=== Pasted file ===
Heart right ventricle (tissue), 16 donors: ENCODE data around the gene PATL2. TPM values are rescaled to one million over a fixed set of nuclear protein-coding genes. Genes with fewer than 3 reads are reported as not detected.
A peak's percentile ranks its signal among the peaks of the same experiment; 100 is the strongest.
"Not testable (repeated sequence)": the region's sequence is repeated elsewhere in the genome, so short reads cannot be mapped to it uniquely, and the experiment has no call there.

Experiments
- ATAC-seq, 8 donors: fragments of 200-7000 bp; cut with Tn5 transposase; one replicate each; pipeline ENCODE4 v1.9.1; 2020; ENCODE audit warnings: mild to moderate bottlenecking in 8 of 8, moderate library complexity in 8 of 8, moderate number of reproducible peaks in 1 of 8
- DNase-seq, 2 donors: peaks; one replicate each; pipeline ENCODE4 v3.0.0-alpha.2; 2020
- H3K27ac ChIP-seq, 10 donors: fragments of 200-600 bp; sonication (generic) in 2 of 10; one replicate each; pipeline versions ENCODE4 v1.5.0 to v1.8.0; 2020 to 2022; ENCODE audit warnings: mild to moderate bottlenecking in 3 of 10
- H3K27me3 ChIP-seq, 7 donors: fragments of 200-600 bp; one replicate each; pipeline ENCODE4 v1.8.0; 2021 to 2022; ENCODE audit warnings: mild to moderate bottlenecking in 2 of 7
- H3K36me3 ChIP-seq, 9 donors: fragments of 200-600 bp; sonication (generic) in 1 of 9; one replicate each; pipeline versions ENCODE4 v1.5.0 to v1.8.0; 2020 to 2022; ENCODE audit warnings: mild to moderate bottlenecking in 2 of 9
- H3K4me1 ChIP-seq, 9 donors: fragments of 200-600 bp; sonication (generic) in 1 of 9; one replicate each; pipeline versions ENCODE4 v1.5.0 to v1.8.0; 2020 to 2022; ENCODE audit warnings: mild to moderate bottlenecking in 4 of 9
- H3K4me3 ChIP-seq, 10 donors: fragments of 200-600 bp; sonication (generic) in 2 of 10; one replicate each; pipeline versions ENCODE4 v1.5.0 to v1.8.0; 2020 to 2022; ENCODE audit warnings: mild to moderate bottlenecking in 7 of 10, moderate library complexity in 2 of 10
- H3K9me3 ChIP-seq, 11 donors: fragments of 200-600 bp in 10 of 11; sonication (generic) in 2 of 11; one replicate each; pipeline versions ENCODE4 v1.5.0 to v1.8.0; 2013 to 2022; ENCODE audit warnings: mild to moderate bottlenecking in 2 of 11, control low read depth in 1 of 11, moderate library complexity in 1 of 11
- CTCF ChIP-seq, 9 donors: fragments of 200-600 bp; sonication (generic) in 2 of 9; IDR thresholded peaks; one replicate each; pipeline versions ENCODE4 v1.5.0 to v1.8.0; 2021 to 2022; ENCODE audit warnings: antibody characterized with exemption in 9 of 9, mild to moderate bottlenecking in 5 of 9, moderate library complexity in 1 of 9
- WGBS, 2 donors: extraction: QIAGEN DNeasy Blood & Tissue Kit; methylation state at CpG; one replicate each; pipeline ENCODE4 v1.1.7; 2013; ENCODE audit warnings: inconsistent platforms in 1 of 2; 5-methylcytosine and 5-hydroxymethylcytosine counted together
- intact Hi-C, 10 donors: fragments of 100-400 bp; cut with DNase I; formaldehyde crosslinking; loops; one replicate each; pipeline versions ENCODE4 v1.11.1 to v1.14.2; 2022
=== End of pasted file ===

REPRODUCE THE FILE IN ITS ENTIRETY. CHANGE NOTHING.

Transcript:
Heart right ventricle (tissue), 16 donors: ENCODE data around the gene PATL2. TPM values are rescaled to one million over a fixed set of nuclear protein-coding genes. Genes with fewer than 3 reads are reported as not detected.
A peak's percentile ranks its signal among the peaks of the same experiment; 100 is the strongest.
"Not testable (repeated sequence)": the region's sequence is repeated elsewhere in the genome, so short reads cannot be mapped to it uniquely, and the experiment has no call there.

Experiments
- ATAC-seq, 8 donors: fragments of 200-7000 bp; cut with Tn5 transposase; one replicate each; pipeline ENCODE4 v1.9.1; 2020; ENCODE audit warnings: mild to moderate bottlenecking in 8 of 8, moderate library complexity in 8 of 8, moderate number of reproducible peaks in 1 of 8
- DNase-seq, 2 donors: peaks; one replicate each; pipeline ENCODE4 v3.0.0-alpha.2; 2020
- H3K27ac ChIP-seq, 10 donors: fragments of 200-600 bp; sonication (generic) in 2 of 10; one replicate each; pipeline versions ENCODE4 v1.5.0 to v1.8.0; 2020 to 2022; ENCODE audit warnings: mild to moderate bottlenecking in 3 of 10
- H3K27me3 ChIP-seq, 7 donors: fragments of 200-600 bp; one replicate each; pipeline ENCODE4 v1.8.0; 2021 to 2022; ENCODE audit warnings: mild to moderate bottlenecking in 2 of 7
- H3K36me3 ChIP-seq, 9 donors: fragments of 200-600 bp; sonication (generic) in 1 of 9; one replicate each; pipeline versions ENCODE4 v1.5.0 to v1.8.0; 2020 to 2022; ENCODE audit warnings: mild to moderate bottlenecking in 2 of 9
- H3K4me1 ChIP-seq, 9 donors: fragments of 200-600 bp; sonication (generic) in 1 of 9; one replicate each; pipeline versions ENCODE4 v1.5.0 to v1.8.0; 2020 to 2022; ENCODE audit warnings: mild to moderate bottlenecking in 4 of 9
- H3K4me3 ChIP-seq, 10 donors: fragments of 200-600 bp; sonication (generic) in 2 of 10; one replicate each; pipeline versions ENCODE4 v1.5.0 to v1.8.0; 2020 to 2022; ENCODE audit warnings: mild to moderate bottlenecking in 7 of 10, moderate library complexity in 2 of 10
- H3K9me3 ChIP-seq, 11 donors: fragments of 200-600 bp in 10 of 11; sonication (generic) in 2 of 11; one replicate each; pipeline versions ENCODE4 v1.5.0 to v1.8.0; 2013 to 2022; ENCODE audit warnings: mild to moderate bottlenecking in 2 of 11, control low read depth in 1 of 11, moderate library complexity in 1 of 11
- CTCF ChIP-seq, 9 donors: fragments of 200-600 bp; sonication (generic) in 2 of 9; IDR thresholded peaks; one replicate each; pipeline versions ENCODE4 v1.5.0 to v1.8.0; 2021 to 2022; ENCODE audit warnings: antibody characterized with exemption in 9 of 9, mild to moderate bottlenecking in 5 of 9, moderate library complexity in 1 of 9
- WGBS, 2 donors: extraction: QIAGEN DNeasy Blood & Tissue Kit; methylation state at CpG; one replicate each; pipeline ENCODE4 v1.1.7; 2013; ENCODE audit warnings: inconsistent platforms in 1 of 2; 5-methylcytosine and 5-hydroxymethylcytosine counted together
- intact Hi-C, 10 donors: fragments of 100-400 bp; cut with DNase I; formaldehyde crosslinking; loops; one replicate each; pipeline versions ENCODE4 v1.11.1 to v1.14.2; 2022